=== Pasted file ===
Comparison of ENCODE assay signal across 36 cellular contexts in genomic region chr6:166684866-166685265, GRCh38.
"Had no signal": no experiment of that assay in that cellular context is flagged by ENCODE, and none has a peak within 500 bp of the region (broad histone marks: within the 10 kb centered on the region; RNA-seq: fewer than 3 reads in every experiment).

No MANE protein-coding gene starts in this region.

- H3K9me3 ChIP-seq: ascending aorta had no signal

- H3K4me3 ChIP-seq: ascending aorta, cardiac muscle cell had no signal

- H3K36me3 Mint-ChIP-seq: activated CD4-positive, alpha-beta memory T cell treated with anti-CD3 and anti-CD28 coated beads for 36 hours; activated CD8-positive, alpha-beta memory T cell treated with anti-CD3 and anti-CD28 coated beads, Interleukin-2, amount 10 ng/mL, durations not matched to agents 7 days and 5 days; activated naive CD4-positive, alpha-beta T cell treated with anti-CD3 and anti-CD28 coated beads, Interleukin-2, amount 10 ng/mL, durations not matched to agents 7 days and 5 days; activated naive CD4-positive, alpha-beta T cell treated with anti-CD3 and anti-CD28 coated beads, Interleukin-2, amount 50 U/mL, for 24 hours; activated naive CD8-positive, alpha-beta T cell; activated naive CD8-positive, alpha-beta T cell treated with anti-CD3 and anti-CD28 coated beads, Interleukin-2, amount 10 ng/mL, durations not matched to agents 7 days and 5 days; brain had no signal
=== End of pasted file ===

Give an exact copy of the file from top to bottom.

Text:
Comparison of ENCODE assay signal across 36 cellular contexts in genomic region chr6:166684866-166685265, GRCh38.
"Had no signal": no experiment of that assay in that cellular context is flagged by ENCODE, and none has a peak within 500 bp of the region (broad histone marks: within the 10 kb centered on the region; RNA-seq: fewer than 3 reads in every experiment).

No MANE protein-coding gene starts in this region.

- H3K9me3 ChIP-seq: ascending aorta had no signal

- H3K4me3 ChIP-seq: ascending aorta, cardiac muscle cell had no signal

- H3K36me3 Mint-ChIP-seq: activated CD4-positive, alpha-beta memory T cell treated with anti-CD3 and anti-CD28 coated beads for 36 hours; activated CD8-positive, alpha-beta memory T cell treated with anti-CD3 and anti-CD28 coated beads, Interleukin-2, amount 10 ng/mL, durations not matched to agents 7 days and 5 days; activated naive CD4-positive, alpha-beta T cell treated with anti-CD3 and anti-CD28 coated beads, Interleukin-2, amount 10 ng/mL, durations not matched to agents 7 days and 5 days; activated naive CD4-positive, alpha-beta T cell treated with anti-CD3 and anti-CD28 coated beads, Interleukin-2, amount 50 U/mL, for 24 hours; activated naive CD8-positive, alpha-beta T cell; activated naive CD8-positive, alpha-beta T cell treated with anti-CD3 and anti-CD28 coated beads, Interleukin-2, amount 10 ng/mL, durations not matched to agents 7 days and 5 days; brain had no signal